How To Use Modules In Julia. A quick lesson on how modules and… | by Emmett Boudreau | Oct, 2020


With the fundamentals of using modules in Julia out of the best way, we will now take a look at the module we’re going to be working with right this moment:


Compose is a declarative vector graphics library written in pure Julia that makes it extremely straightforward to functionally draw graphics utilizing just a few parameters and nodes. You can view the Compose documentation on Juliahub right here:

Speaking of which, in case you are new to Julia and utilizing Julia modules, it definitely could be price it to take a look at JuliaHub. JuliaHub is an all-in-one bundle vacation spot for Julia programmers with the documentation readily included and built-in robotically inside the web site. If you wish to be taught extra, I’ve a complete article on how cool it’s!:

Pulling instantly from the Compose documentation, our first instance is easy however will get the purpose throughout:

composition = compose(context(), rectangle(), fill("tomato"))
(Image by writer)

Looking extra into this assertion, the compose() methodology is answerable for returning a composition and takes parameters. These parameters are varieties known as Compose kinds and nodes. Inside of the tactic name, we see the arguments as context(), rectangle(), and fill(). Context is the foundation node, so it may well basically be ignored on this explicit occasion. Next within the arguments is rectangle. This is in fact the sort that’s on show within the rendered picture. The final argument is fill(), which takes a string that represents the title of the specified colour for this whole context().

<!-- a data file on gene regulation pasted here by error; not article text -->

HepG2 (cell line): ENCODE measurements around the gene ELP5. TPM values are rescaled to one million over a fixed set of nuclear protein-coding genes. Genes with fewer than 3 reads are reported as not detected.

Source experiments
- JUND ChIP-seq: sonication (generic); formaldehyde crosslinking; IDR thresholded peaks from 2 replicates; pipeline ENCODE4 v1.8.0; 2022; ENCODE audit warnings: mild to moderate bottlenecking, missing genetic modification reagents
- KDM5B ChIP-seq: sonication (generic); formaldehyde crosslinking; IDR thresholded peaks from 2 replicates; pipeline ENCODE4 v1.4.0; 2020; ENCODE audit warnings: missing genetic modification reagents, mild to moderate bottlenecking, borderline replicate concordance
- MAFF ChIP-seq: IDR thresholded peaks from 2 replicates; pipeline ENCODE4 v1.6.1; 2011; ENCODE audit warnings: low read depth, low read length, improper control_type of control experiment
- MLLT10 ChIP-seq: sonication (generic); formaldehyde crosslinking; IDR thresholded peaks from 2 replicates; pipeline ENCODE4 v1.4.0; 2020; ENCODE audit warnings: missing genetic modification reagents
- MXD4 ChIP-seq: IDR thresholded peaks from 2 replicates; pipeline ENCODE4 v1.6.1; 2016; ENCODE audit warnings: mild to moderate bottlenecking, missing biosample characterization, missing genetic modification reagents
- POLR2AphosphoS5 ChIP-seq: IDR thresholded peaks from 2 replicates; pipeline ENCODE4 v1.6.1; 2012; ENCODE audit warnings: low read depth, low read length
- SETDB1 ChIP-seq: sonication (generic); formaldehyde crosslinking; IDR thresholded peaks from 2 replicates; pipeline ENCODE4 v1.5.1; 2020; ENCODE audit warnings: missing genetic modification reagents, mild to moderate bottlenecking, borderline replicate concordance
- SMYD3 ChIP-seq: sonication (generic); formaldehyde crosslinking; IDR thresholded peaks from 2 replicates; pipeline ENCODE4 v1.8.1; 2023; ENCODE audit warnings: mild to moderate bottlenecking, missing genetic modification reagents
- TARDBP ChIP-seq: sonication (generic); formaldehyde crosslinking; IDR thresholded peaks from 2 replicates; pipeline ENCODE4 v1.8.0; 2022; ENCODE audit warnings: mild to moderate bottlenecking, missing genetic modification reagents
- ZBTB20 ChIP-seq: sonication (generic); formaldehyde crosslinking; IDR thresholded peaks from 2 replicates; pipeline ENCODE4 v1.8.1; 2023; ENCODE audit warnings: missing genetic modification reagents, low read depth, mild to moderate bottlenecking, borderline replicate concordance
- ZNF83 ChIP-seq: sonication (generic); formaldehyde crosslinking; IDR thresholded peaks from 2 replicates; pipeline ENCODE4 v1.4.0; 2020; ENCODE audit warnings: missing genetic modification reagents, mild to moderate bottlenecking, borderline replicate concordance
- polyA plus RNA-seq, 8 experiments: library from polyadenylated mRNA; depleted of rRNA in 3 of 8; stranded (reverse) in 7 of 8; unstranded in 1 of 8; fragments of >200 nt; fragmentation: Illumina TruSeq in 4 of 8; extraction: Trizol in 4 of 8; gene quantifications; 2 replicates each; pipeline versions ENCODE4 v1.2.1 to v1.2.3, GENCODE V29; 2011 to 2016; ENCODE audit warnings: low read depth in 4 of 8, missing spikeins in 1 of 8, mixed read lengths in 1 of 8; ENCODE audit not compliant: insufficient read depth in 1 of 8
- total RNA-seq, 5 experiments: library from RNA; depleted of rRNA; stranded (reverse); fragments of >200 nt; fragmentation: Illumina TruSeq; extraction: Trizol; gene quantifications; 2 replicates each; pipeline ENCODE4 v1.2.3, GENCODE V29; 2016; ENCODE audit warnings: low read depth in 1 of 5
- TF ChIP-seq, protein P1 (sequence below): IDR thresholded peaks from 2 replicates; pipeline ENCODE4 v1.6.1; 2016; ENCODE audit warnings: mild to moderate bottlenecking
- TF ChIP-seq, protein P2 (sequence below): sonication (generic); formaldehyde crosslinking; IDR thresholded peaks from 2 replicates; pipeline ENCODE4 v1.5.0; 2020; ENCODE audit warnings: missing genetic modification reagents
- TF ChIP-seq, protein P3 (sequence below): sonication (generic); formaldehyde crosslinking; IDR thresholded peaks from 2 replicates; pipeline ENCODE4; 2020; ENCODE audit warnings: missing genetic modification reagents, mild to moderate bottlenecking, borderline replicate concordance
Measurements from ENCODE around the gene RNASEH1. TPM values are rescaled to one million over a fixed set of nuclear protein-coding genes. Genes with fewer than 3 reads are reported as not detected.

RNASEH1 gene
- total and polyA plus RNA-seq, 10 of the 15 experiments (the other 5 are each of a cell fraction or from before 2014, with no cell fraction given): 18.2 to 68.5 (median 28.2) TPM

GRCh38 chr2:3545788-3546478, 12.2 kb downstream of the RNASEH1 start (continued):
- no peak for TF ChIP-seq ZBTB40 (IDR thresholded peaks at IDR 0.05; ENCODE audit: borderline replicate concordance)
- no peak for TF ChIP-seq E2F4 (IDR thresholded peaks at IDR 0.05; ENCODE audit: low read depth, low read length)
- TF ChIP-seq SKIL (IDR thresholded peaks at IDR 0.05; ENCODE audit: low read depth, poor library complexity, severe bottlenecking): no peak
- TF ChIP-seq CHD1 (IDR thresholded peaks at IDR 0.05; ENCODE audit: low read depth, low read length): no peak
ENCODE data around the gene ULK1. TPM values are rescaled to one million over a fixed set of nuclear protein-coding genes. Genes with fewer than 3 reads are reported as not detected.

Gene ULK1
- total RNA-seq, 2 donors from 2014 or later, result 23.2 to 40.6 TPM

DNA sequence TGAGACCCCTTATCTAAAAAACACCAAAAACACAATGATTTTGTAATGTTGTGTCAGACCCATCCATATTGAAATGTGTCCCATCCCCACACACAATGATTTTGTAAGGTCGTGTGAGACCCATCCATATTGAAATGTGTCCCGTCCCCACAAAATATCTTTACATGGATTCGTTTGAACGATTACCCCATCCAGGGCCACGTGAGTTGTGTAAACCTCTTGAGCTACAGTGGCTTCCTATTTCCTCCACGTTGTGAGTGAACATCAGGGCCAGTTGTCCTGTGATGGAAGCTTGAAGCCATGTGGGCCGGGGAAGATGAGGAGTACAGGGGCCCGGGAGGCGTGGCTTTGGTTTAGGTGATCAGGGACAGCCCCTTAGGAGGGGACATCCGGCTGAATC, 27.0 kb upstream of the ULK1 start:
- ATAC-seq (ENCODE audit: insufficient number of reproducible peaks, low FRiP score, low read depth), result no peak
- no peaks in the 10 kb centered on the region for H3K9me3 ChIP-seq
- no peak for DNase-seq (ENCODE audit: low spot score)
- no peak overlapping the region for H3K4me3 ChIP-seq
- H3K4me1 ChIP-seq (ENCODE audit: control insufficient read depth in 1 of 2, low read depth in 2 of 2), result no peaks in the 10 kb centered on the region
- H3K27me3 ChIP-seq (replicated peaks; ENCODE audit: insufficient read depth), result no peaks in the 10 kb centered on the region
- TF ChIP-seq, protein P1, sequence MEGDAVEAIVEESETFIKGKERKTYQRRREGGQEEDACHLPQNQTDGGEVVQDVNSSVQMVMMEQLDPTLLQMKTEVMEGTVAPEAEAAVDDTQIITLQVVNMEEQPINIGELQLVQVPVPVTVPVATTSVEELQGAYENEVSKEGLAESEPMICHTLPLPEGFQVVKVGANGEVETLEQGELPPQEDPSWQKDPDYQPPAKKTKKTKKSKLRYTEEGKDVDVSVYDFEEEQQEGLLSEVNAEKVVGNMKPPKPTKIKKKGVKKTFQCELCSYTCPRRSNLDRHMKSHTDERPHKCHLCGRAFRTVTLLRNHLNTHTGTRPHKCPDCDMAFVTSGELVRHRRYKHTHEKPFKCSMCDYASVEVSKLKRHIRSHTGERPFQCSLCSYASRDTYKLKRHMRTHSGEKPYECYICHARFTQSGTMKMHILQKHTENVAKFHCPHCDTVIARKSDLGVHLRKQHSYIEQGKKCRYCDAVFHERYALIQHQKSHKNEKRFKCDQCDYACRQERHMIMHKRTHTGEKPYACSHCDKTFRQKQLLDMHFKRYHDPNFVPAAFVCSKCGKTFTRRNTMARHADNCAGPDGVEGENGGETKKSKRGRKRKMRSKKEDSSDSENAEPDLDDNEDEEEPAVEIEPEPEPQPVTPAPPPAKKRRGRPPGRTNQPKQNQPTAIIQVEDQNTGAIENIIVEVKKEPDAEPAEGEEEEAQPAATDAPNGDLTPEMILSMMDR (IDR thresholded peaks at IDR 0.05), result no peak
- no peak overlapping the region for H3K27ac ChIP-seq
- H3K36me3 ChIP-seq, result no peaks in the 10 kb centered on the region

Fortunately, we will use the ?() methodology on any of those arguments to be taught extra about them. Let’s create extra rectangles! We will begin by seeing what sort of knowledge we will present every time we create the sort:

Rectangle is each able to taking zero arguments, or 4. Four arguments on this regard will likely be positional arguments, the x place of our kind, the y place of our kind, after which the width and top in that order. With this newly discovered info, let’s modify our previous code to alter the scale of the rectangle:

composition = compose(context(), rectangle(.5, .5, 5px, 5px), fill("tomato"))
(Image by writer)

And including extra rectangles:

composition = compose(context(), rectangle(.5, .5, 20px, 20px),
rectangle(.5, .2, 20px, 20px),
rectangle(.5, .8, 20px, 20px),
(Image by writer)


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